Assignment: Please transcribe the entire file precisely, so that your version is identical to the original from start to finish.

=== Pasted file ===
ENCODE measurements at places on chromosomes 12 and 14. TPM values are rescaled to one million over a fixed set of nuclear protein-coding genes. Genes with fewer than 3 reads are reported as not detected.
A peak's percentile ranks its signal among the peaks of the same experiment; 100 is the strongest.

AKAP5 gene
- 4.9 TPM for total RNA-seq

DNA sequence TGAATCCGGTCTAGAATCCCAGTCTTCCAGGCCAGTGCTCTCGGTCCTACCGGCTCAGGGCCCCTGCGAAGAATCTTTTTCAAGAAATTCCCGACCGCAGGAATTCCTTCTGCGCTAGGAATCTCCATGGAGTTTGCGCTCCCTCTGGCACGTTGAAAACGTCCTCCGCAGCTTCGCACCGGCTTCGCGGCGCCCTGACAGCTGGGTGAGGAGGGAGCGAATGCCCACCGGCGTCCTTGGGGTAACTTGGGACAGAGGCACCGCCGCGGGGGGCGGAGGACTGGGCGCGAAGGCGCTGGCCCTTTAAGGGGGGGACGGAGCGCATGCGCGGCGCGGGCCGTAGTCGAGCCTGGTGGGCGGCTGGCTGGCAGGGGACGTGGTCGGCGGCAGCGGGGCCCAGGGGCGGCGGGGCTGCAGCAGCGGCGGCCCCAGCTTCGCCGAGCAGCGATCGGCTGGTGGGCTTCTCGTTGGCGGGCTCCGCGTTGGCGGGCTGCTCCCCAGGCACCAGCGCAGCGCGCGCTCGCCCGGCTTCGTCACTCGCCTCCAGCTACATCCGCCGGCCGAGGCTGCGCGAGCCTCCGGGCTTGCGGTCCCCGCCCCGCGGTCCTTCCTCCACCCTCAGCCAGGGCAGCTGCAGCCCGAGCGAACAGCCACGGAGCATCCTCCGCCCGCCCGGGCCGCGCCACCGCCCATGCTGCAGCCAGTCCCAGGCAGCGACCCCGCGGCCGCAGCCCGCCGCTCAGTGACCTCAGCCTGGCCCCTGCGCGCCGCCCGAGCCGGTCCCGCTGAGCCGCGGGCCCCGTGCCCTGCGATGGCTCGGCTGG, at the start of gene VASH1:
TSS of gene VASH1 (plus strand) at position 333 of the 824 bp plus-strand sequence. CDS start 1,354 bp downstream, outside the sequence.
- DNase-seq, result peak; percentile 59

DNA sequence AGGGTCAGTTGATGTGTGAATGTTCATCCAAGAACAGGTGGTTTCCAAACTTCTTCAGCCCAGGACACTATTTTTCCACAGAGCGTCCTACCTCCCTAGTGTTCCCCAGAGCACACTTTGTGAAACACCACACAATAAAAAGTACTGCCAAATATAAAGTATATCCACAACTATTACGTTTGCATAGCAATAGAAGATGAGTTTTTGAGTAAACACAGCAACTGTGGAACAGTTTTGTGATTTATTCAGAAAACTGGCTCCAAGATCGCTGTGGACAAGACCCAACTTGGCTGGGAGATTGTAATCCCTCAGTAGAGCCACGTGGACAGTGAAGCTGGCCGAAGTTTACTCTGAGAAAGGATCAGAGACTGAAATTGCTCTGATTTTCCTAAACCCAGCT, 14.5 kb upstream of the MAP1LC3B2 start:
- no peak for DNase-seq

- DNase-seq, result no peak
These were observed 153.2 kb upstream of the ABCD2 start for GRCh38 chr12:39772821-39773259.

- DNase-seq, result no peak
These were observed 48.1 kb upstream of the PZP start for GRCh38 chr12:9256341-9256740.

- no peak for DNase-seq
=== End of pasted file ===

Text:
ENCODE measurements at places on chromosomes 12 and 14. TPM values are rescaled to one million over a fixed set of nuclear protein-coding genes. Genes with fewer than 3 reads are reported as not detected.
A peak's percentile ranks its signal among the peaks of the same experiment; 100 is the strongest.

AKAP5 gene
- 4.9 TPM for total RNA-seq

DNA sequence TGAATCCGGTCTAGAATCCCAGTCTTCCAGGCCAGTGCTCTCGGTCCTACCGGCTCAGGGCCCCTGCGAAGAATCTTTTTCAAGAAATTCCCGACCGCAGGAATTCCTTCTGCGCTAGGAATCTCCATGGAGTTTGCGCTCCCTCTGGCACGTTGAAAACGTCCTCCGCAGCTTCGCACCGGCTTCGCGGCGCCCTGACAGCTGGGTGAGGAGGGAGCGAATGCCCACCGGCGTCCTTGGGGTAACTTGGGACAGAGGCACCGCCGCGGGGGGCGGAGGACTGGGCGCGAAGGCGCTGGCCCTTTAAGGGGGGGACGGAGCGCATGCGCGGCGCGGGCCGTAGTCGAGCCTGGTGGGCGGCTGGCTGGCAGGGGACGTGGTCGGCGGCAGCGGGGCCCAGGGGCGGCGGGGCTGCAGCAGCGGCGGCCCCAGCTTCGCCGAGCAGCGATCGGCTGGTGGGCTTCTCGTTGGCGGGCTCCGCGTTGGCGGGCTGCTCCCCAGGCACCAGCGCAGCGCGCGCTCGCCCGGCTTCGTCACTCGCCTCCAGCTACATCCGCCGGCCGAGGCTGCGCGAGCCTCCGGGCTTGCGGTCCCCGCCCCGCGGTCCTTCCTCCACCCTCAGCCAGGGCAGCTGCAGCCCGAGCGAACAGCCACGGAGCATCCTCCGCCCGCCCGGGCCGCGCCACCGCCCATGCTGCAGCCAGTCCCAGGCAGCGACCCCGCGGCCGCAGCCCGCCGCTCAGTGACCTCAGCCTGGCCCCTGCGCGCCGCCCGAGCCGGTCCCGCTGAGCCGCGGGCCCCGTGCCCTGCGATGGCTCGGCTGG, at the start of gene VASH1:
TSS of gene VASH1 (plus strand) at position 333 of the 824 bp plus-strand sequence. CDS start 1,354 bp downstream, outside the sequence.
- DNase-seq, result peak; percentile 59

DNA sequence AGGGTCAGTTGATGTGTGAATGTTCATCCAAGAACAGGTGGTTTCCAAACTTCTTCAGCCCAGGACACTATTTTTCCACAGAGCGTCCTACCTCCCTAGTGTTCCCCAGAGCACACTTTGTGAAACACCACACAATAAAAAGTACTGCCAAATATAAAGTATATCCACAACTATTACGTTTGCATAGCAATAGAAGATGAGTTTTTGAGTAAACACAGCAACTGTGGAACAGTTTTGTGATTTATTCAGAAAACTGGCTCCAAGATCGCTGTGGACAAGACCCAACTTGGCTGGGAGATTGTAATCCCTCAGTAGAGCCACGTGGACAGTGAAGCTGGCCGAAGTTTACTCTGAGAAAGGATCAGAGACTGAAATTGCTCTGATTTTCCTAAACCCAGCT, 14.5 kb upstream of the MAP1LC3B2 start:
- no peak for DNase-seq

- DNase-seq, result no peak
These were observed 153.2 kb upstream of the ABCD2 start for GRCh38 chr12:39772821-39773259.

- DNase-seq, result no peak
These were observed 48.1 kb upstream of the PZP start for GRCh38 chr12:9256341-9256740.

- no peak for DNase-seq